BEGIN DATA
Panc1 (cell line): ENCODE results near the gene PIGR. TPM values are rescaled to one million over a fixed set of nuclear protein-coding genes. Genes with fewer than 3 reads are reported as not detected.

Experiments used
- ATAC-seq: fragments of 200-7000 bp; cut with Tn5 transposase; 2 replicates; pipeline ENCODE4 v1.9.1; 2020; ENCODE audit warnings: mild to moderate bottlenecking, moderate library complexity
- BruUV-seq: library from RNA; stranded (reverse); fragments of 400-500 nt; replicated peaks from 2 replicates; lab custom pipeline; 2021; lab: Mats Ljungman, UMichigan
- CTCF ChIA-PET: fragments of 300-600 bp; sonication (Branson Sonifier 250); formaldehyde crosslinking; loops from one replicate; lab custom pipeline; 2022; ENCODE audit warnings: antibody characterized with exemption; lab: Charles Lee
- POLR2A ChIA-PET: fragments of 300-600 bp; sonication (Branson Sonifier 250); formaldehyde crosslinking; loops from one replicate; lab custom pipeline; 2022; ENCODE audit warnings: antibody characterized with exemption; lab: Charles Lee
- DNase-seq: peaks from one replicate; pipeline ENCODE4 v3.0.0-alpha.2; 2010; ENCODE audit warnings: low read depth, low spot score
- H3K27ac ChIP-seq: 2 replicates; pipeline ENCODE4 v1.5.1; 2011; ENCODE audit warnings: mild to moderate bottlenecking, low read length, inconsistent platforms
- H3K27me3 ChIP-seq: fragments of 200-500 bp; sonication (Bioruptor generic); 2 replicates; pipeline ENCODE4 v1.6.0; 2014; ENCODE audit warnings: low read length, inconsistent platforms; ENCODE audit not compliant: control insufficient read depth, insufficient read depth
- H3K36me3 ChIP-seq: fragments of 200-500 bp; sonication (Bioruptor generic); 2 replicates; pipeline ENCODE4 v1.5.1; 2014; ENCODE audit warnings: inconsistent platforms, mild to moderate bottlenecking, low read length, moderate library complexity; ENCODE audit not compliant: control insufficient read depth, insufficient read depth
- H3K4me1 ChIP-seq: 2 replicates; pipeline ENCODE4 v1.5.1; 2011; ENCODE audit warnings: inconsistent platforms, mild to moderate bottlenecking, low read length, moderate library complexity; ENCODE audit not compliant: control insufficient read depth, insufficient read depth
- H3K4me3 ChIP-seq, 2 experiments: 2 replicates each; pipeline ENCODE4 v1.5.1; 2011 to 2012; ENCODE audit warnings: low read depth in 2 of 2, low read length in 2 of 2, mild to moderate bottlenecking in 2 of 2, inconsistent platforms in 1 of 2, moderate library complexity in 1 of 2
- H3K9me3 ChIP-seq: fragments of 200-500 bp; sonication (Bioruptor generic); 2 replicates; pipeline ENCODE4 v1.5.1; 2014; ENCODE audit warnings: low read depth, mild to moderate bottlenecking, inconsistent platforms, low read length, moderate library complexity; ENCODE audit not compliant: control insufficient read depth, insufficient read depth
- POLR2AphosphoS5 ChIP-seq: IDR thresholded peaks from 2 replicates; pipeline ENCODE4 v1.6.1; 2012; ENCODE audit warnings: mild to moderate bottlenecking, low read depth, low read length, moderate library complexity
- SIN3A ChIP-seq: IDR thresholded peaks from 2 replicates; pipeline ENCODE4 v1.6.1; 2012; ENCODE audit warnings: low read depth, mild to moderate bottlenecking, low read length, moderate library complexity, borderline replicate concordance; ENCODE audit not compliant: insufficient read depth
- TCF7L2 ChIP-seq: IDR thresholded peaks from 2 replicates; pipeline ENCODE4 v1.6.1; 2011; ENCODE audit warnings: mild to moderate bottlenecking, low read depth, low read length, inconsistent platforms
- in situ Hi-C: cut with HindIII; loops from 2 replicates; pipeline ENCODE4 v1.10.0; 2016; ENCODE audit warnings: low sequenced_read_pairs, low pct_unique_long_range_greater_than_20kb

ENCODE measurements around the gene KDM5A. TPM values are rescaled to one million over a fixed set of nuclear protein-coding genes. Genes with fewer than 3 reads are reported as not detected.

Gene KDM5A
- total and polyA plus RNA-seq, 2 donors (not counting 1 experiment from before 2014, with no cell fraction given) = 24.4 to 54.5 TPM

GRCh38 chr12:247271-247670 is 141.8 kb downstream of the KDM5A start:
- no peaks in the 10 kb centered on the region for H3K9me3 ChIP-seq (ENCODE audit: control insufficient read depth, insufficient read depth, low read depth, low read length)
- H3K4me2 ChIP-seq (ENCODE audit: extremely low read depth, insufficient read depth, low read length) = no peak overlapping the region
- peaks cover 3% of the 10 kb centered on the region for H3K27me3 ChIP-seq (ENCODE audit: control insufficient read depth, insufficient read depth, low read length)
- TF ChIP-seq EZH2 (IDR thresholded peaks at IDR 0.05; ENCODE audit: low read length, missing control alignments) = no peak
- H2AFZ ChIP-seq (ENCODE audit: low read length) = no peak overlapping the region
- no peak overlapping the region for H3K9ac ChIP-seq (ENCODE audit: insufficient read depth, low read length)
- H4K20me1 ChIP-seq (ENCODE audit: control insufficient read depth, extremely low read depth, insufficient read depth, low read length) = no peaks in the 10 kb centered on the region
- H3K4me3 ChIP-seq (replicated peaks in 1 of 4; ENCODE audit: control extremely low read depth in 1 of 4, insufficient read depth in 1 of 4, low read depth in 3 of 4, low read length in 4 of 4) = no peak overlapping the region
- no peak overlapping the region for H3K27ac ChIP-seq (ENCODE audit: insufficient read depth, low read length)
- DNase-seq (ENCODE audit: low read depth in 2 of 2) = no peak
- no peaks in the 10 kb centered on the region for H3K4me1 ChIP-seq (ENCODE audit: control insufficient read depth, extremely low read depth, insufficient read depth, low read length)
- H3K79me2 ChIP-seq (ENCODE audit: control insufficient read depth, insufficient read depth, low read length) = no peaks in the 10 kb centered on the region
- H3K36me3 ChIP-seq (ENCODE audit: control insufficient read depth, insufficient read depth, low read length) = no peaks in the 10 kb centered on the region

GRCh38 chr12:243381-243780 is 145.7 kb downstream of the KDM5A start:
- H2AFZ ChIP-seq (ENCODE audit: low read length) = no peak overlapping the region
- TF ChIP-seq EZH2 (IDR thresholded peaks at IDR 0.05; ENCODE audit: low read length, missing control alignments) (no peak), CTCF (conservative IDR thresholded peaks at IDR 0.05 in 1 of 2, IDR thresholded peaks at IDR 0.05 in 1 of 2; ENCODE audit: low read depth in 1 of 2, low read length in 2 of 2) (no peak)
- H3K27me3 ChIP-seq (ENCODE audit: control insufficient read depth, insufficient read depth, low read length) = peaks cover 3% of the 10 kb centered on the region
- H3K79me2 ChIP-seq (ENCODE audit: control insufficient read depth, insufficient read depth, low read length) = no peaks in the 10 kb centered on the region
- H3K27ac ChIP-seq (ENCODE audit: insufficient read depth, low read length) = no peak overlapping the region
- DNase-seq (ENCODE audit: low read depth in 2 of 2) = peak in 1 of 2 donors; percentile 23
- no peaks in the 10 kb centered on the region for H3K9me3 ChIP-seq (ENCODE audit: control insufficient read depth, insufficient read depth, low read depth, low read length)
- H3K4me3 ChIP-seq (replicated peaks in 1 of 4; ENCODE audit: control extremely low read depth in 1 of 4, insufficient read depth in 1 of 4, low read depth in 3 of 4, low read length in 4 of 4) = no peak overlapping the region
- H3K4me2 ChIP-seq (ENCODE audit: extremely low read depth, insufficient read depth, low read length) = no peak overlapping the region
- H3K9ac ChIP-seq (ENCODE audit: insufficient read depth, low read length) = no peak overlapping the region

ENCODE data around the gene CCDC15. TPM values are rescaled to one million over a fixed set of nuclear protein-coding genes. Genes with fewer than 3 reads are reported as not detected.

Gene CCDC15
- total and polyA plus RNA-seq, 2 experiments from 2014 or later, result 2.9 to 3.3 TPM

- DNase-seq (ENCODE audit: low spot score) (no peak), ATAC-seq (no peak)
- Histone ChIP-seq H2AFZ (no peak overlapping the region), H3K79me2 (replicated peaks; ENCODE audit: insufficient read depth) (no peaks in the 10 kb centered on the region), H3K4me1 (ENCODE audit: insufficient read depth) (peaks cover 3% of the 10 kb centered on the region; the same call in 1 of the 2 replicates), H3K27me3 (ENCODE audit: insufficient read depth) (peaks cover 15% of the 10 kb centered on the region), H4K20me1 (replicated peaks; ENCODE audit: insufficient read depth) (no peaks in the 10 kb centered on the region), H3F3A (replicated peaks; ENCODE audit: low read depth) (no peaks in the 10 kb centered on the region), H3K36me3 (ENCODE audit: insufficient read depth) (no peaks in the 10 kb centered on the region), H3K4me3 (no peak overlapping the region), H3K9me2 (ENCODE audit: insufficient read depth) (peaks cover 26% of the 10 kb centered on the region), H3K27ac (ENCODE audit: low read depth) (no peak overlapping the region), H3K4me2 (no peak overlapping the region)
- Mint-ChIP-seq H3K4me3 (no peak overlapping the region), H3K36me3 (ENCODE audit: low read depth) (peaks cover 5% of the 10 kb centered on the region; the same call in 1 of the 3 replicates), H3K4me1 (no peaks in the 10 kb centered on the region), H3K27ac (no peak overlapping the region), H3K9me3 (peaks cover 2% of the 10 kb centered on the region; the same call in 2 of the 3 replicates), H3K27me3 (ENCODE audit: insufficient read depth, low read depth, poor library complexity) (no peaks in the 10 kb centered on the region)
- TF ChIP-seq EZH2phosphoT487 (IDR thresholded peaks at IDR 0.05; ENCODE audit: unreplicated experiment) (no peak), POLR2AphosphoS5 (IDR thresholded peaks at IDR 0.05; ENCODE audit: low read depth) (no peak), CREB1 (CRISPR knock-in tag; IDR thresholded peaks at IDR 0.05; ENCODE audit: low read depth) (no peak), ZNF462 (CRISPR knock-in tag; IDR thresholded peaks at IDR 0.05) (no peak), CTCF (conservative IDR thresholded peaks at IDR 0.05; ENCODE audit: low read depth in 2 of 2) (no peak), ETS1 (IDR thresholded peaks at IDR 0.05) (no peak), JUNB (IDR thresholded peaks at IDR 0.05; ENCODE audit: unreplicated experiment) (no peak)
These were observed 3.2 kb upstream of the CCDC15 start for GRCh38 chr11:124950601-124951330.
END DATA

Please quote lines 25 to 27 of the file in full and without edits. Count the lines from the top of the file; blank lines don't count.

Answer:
- TF ChIP-seq EZH2 (IDR thresholded peaks at IDR 0.05; ENCODE audit: low read length, missing control alignments) = no peak
- H2AFZ ChIP-seq (ENCODE audit: low read length) = no peak overlapping the region
- no peak overlapping the region for H3K9ac ChIP-seq (ENCODE audit: insufficient read depth, low read length)